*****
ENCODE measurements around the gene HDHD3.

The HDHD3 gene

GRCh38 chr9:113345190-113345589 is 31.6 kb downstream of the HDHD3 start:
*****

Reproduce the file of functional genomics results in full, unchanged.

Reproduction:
ENCODE measurements around the gene HDHD3.

The HDHD3 gene

GRCh38 chr9:113345190-113345589 is 31.6 kb downstream of the HDHD3 start: